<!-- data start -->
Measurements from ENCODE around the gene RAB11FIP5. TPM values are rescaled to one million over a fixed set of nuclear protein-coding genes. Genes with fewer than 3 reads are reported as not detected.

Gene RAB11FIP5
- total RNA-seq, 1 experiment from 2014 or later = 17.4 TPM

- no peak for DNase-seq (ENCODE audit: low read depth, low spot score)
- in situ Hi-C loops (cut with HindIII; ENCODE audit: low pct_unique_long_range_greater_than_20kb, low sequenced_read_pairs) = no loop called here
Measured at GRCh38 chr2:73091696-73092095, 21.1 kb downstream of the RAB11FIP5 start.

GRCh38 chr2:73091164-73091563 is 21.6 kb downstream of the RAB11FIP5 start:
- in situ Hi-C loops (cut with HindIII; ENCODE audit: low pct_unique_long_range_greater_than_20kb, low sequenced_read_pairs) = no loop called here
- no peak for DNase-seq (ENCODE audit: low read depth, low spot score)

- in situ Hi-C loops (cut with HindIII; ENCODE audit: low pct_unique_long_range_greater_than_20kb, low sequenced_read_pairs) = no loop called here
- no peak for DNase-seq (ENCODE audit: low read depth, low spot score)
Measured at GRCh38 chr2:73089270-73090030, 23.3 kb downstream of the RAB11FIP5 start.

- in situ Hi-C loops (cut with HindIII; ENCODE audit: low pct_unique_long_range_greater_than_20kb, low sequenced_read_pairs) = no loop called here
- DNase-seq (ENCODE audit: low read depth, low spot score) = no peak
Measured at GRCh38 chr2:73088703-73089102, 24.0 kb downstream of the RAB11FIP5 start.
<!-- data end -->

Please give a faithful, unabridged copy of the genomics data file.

Measurements from ENCODE around the gene RAB11FIP5. TPM values are rescaled to one million over a fixed set of nuclear protein-coding genes. Genes with fewer than 3 reads are reported as not detected.

Gene RAB11FIP5
- total RNA-seq, 1 experiment from 2014 or later = 17.4 TPM

- no peak for DNase-seq (ENCODE audit: low read depth, low spot score)
- in situ Hi-C loops (cut with HindIII; ENCODE audit: low pct_unique_long_range_greater_than_20kb, low sequenced_read_pairs) = no loop called here
Measured at GRCh38 chr2:73091696-73092095, 21.1 kb downstream of the RAB11FIP5 start.

GRCh38 chr2:73091164-73091563 is 21.6 kb downstream of the RAB11FIP5 start:
- in situ Hi-C loops (cut with HindIII; ENCODE audit: low pct_unique_long_range_greater_than_20kb, low sequenced_read_pairs) = no loop called here
- no peak for DNase-seq (ENCODE audit: low read depth, low spot score)

- in situ Hi-C loops (cut with HindIII; ENCODE audit: low pct_unique_long_range_greater_than_20kb, low sequenced_read_pairs) = no loop called here
- no peak for DNase-seq (ENCODE audit: low read depth, low spot score)
Measured at GRCh38 chr2:73089270-73090030, 23.3 kb downstream of the RAB11FIP5 start.

- in situ Hi-C loops (cut with HindIII; ENCODE audit: low pct_unique_long_range_greater_than_20kb, low sequenced_read_pairs) = no loop called here
- DNase-seq (ENCODE audit: low read depth, low spot score) = no peak
Measured at GRCh38 chr2:73088703-73089102, 24.0 kb downstream of the RAB11FIP5 start.